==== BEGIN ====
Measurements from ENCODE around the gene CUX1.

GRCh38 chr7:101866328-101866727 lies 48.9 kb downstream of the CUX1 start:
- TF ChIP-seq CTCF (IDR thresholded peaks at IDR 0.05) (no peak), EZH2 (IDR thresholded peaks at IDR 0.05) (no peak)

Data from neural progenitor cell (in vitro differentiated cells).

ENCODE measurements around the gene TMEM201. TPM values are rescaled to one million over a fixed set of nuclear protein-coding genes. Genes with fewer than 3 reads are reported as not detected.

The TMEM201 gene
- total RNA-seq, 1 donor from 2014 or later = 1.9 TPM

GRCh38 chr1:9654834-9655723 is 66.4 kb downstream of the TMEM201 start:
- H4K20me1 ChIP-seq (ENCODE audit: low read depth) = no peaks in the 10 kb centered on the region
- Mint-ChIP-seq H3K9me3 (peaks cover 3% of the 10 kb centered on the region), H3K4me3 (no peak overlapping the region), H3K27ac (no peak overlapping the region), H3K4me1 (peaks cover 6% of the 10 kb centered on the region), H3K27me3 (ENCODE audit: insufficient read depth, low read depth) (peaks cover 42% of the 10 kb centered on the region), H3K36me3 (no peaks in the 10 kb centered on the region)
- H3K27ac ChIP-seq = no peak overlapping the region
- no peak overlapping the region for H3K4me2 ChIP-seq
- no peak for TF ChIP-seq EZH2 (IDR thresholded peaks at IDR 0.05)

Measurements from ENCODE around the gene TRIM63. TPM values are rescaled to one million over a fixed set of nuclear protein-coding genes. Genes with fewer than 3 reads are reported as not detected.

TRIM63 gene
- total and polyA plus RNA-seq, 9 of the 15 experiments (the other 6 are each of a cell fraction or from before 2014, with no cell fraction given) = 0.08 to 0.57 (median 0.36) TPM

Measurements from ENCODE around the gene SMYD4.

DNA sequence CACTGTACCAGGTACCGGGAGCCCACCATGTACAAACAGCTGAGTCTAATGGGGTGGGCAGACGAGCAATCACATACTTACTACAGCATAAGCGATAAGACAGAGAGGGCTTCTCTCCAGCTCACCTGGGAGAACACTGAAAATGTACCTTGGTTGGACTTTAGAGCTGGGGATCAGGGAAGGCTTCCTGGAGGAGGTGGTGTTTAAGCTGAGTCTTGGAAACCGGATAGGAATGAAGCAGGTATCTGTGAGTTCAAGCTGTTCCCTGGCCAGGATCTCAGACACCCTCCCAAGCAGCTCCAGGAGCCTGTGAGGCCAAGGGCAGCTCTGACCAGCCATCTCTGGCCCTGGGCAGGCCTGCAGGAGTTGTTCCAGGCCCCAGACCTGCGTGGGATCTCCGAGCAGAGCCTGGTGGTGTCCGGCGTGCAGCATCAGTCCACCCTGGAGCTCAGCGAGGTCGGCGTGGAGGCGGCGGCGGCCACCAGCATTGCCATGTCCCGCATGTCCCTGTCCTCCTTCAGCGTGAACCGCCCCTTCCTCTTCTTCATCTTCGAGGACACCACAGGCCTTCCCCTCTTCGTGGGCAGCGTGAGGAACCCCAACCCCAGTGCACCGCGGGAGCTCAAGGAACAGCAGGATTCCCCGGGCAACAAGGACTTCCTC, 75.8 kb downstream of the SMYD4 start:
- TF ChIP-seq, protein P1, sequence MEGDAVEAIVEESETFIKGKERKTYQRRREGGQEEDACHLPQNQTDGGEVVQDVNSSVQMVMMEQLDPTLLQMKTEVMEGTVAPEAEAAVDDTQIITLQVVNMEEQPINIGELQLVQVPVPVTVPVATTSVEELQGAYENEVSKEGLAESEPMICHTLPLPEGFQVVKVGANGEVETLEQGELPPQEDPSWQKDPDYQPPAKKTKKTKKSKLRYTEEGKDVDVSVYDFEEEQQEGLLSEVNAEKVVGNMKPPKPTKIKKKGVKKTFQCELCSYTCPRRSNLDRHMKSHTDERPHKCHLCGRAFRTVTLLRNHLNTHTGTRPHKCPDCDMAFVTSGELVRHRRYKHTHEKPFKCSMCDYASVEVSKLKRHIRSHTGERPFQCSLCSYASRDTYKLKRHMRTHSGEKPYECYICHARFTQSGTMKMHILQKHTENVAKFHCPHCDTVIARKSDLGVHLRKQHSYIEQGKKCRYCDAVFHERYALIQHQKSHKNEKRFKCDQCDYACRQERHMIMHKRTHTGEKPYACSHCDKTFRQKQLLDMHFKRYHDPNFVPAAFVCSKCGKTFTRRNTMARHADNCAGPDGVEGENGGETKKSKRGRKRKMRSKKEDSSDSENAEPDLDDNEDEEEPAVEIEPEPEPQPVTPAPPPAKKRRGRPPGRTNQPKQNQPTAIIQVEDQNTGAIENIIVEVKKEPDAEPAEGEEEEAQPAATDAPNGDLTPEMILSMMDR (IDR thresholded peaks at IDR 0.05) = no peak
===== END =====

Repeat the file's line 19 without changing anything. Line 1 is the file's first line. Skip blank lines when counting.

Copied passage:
- TF ChIP-seq, protein P1, sequence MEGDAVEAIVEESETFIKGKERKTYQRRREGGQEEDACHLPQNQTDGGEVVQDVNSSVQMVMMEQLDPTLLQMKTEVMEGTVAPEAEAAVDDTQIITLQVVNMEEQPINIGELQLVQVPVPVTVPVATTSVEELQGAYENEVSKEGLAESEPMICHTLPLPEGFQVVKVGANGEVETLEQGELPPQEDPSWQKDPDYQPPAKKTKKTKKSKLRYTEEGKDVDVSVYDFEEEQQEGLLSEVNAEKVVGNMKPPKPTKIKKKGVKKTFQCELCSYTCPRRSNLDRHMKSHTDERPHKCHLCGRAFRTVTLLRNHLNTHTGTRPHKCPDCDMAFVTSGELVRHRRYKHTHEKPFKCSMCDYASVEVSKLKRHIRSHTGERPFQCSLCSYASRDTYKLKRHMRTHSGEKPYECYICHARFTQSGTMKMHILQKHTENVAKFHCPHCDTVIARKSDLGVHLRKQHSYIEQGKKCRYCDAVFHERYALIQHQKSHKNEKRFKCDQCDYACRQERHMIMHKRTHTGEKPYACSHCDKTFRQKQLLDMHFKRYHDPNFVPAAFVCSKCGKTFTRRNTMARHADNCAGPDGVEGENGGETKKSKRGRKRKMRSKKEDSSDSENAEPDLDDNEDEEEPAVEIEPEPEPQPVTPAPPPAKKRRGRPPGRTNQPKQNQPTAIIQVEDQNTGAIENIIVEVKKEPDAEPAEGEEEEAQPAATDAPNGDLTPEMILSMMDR (IDR thresholded peaks at IDR 0.05) = no peak